Jump the Waterfall: Perhaps the most frustrating missions of CT (if not Guard the People), these missions are a bit like Reach the Finish with very large gaps that instantly cause death if you fall in. The only way to pass these holes is to hit ramps with enough speed, but most of these ramps are either blocked by obstacles, moving from side-to-side, or a combo of the two, making actually hitting the ramp a matter of luck for all but the most patient.
Fry the Monster: The requisite boss levels where you must toast a giant sea monster (like the dragon on the game's title screen) before it wrecks your insignificant little craft. It helps if you're powered up, but these beasts can absolutely crush you in a matter of seconds, partly due to how relatively little room you have to avoid their attacks. And yes, one of them is a giant enemy crab, way before the meme came to prominence.
Shoot the Targets: A more definitive bonus level than Collect the Pods as there is absolutely no way to be harmed here. Furthermore, your boat just floats down the canal automatically without any motor input. All you have to do is shoot various targets by the landside and get bonus points by the end of it. If you hit every target, you get a very precious bonus life!
Now when it comes to playing Cobra Triangle, there's not really much to it. Just accomplish the set goal of the current stage and you're through. But theory has nothing on practice... and all the infinite practice in the world will not be helpful in having you actually beat this damn game. Your boat can take a bit of punishment, but the harder you get hit, the more life points you lose (and for some reason, it takes about a second to register any actual health loss). The control can be a bit tough to get fully used to, particularly as there's no actual way to brake or reverse your boat. This feature could have come in handy to avoid bumping into narrow straightways and errant glaciers. There are just way too many ways to lose, whether it be simply bumping into land too much, being gunned down by flying planes, being sucked up by whirlpools, losing all of the people you're supposed to guard, or simply running out of time. While some games encourage you to learn from your mistakes, CT is just punishment without any iota of redemption.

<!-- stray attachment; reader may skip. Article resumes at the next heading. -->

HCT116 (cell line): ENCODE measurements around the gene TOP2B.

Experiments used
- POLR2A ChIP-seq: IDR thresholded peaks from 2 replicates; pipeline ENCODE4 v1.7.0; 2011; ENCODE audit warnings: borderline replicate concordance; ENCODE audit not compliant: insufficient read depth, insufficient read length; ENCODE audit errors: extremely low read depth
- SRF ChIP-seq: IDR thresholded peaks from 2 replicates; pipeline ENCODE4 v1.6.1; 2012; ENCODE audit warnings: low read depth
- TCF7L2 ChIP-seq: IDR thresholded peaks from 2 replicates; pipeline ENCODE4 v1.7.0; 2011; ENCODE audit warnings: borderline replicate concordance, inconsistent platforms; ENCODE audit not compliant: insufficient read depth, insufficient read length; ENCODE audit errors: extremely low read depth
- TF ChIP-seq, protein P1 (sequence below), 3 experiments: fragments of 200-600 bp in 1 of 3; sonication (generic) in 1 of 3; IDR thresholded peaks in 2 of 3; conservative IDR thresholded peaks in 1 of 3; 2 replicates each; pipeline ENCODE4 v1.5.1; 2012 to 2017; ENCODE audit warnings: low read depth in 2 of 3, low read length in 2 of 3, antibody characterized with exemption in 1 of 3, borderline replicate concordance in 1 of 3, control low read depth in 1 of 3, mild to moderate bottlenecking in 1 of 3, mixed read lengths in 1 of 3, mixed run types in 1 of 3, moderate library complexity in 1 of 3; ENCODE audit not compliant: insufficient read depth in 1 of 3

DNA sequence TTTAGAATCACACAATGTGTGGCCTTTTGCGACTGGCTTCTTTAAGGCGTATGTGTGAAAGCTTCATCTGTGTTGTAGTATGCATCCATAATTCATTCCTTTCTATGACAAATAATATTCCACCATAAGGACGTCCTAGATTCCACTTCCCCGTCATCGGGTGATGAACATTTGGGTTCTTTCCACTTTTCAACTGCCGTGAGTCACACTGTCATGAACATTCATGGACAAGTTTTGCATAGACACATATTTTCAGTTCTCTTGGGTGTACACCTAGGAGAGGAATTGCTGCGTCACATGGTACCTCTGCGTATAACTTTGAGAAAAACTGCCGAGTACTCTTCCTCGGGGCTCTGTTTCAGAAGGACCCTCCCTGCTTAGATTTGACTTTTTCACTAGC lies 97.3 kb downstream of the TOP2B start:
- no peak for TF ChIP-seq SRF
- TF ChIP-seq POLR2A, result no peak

It just gets harder and harder the farther in you go, with the first Jump the Waterfall level marking a squalid descent into absolute brutality. You have to hit the jumps JUST right at a high enough speed, or you'll instantly lose a life in the abyss below. After that, everything you try to do is nearly met in vain with difficulty curves that warp the space-time continuum. The thief boats in Dispose of Mines become nearly impossible to evade, races force you to jump long ramps or else die on crash-landing, and each boss is much more vicious than the last. You only start out with three lives, but you can get more on levels (represented by a minimalist "1UP" text byte) or acquire them with more points. However, losing them all starts you back at the beginning of a stage, and on top of that... you only get three continues all in all. This is the type of game that really needs more chances for there to be any chance of beating it, but no such luck. At least Battletoads had the courtesy to provide level warps, but no such quarter is offered in Cobra Triangle. It just may be the hardest game of all time, and not in a good way either.
Then again, perhaps Cobra Triangle's difficulty is borne from an old-school mindset that emphasizes high scores over reaching the game's definitive end. In that case, the emphasis of getting points is probably what this game is tailored for, but some gamers care more about reaching the end than being the number one point scorer. CT does have a definitive end to it, though it's not really much of an ending. Still, the conclusion is real, but the only ones who have reached it likely cheated to reach it. Not to belittle anyone's skills, but CT's challenge level is so high that it transcends challenge and becomes something much more grossly evil. It is not a game that can be recommended to everybody but the absolute utmost of die-hards, and even then, they'd likely give up in fury at the two-thirds progress mark. Cobra Triangle is Hell on an 8-bit cartridge.
That being said, is it a bad game? Well, its graphics are okay. Nothing too fancy (and the little humans in Guard the People look pretty amateurish), but what's there gets the job done. Your boat is nicely animated, and the boss sprites are large and impressive. There's also a neat touch where the surrounding land transforms in later levels, starting out as a luscious green before moving into autumn yellow, heading into arctic blue and becoming dead gray for the last levels. It almost seems to be a symbolic representation of how cold and bleak your chances become the further in you go. The musical accompaniment, provided by go-to Rare music man David Wise, is also quite good albeit absent for the Race to the Finish missions. All other missions have their own theme, most of which bring a good sense of urgency to your challenge (and the Dispose of Mines music is catchy too). Thus, it's fine aesthetics and technically competent gameplay matched up with some of the absolute least forgiving level design in the annals of forever. It is not an irredeemably bad game, but its frustration factor really bites down on its ability to be enjoyed by all but the most masochistic of gamers. Cobra Triangle should not be played seriously lest you be driven into madnesses far deeper than anything for which the Old Ones could ever be responsible. There may be other "hardest games ever" that justify their title (C64 platformer Jet Set Willy or the more recent fangame I Wanna Be The Guy), but Cobra Triangle earns its keep in the pantheon of "Most Diabolical Games of Forever."